I totally agree to your explanations, but as you mentioned 'which' is a general (non defining) clause that can be omitted without weakening the sentence (the same with a non defining clause, i.e 'The mount Everest(, that is covered with snow,) is the highest mountain in the world.')
Shovelling snow is something (which I do not prefer).
without the defining clause does the sentence not make any sense, therefore the correct sentence is
Shovelling snow is something that I do not prefer.
by the way, you can bet that in any SC in which you have a 'which' without a comma, there is something else wrong in the sentence! cheers
i also found some followup information.
That vs. Which
1. GMAT almost always wants you to put a comma before which
. In other words, if you see which without a comma before it, it's probably wrong.
If the person you're talking to, or the person who's reading what you've written, needs that extra bit of information to know which noun you're referring to, we say that that extra information is non-restr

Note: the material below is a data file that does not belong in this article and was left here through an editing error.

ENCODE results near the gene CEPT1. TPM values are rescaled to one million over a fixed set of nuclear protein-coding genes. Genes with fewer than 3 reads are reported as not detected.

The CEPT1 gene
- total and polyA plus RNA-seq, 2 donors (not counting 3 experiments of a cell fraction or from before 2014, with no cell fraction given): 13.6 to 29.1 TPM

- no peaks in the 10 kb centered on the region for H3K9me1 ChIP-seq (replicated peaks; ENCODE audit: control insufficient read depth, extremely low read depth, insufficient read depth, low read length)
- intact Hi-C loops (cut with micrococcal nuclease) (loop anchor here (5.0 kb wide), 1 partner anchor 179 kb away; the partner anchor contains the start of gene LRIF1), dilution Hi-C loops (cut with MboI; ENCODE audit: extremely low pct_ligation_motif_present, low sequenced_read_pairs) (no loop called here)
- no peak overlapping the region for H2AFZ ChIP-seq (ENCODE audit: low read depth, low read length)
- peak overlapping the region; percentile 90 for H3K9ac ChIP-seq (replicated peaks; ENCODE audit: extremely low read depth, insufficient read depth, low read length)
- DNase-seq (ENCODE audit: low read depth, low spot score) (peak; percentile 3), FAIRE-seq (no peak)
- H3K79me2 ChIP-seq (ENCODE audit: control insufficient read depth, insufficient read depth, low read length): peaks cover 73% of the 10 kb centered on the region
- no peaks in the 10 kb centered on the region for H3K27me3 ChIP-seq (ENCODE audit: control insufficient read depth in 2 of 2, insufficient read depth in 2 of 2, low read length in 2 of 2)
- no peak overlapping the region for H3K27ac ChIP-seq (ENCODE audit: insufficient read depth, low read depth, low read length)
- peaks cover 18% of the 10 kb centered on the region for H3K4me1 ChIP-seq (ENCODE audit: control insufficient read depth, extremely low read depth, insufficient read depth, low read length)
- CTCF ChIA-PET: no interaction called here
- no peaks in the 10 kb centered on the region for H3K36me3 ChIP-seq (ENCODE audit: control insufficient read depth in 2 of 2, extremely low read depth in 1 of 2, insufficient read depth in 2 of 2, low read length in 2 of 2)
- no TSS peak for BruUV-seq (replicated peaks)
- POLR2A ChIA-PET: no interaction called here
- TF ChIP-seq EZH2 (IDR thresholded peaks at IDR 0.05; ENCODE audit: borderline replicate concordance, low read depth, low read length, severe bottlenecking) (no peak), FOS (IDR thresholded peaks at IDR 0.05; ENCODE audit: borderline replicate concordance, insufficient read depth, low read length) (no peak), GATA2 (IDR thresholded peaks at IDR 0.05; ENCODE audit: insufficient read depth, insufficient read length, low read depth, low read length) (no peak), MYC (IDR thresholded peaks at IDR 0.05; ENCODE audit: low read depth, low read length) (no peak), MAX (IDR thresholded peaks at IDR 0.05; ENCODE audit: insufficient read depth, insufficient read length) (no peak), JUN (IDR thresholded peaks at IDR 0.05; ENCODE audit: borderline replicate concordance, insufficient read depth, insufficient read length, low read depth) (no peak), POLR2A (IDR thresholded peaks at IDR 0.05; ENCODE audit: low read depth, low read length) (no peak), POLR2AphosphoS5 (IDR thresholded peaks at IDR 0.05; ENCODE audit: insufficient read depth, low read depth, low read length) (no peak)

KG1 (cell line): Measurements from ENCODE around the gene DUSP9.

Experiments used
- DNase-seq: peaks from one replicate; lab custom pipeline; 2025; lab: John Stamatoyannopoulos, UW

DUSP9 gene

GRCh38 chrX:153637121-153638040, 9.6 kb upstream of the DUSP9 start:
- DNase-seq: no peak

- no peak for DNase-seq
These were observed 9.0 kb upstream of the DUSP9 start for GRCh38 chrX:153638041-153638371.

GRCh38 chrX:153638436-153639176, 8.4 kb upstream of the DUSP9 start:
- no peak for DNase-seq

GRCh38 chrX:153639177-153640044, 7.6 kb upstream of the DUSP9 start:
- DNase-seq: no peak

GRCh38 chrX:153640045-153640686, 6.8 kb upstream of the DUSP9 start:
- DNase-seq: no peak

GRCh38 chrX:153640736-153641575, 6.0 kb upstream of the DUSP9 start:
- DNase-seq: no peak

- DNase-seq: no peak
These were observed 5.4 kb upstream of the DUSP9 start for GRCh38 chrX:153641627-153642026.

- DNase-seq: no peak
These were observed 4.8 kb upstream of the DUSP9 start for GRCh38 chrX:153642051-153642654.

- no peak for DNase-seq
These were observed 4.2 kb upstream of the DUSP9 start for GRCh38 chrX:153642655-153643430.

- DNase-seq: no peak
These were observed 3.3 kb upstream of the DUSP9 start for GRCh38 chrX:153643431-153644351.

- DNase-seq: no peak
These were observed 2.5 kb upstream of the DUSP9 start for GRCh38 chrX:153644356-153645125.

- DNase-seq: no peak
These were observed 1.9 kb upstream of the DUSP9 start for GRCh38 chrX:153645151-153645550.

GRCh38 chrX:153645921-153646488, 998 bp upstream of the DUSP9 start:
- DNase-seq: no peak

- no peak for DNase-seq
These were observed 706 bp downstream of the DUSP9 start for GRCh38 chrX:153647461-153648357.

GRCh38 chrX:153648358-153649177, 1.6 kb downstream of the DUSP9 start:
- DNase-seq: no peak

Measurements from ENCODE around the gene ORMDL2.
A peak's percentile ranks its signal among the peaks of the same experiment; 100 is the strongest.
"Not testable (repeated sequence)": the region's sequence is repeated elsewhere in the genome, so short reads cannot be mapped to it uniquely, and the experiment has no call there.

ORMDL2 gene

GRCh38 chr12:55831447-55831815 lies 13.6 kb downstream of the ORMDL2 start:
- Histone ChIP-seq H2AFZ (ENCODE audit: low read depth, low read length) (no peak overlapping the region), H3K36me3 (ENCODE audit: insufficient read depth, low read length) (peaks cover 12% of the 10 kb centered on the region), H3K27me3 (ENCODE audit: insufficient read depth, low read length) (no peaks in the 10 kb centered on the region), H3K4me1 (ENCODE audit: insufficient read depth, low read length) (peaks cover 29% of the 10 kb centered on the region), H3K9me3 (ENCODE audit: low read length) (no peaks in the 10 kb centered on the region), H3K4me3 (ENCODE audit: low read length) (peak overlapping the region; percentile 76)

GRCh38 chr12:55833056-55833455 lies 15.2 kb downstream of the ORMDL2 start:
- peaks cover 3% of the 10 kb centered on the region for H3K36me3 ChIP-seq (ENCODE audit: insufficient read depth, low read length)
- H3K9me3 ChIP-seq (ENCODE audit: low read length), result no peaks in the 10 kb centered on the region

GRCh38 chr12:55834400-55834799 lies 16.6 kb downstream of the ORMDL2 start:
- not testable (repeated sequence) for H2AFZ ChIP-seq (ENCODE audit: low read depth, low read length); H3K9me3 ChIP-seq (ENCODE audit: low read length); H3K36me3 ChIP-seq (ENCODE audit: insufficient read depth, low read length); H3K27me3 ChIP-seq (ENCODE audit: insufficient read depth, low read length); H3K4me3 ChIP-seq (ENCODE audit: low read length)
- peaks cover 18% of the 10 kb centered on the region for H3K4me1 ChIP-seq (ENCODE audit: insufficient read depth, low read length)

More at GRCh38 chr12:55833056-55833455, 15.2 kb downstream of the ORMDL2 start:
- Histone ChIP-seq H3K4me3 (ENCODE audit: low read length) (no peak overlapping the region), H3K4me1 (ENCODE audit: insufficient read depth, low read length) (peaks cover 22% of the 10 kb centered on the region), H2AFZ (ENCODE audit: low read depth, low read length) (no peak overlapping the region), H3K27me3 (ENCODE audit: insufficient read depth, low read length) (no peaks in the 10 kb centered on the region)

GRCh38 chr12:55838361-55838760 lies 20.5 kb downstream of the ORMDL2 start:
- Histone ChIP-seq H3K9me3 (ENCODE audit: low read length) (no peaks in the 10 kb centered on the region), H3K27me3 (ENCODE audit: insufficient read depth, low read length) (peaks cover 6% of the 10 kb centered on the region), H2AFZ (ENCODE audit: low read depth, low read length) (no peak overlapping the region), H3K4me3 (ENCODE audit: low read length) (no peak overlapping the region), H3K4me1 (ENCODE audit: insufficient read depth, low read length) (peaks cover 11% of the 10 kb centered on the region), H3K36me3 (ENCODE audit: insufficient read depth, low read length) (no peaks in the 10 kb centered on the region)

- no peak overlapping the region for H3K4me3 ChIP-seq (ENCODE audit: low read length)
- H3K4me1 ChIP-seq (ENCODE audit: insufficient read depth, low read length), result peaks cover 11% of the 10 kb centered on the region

On the other hand, if you need that information to know which noun you are talking about, we say that the information is restrictive
. Again, this word is not really a good choice for clarity, and many teachers use the term "necessary information" instead
We need a comma before non-restrictive clauses and phrases but it is not needed before restrictive clauses and phrases.
Both the sentences below are correct according to GMAT, but have different meanings.
· Please go into the room and get me the big book, which
is mine. (Ex: of non-restrictive)
· Please go into the room and get me the big book that
is mine. (Ex: of restrictive)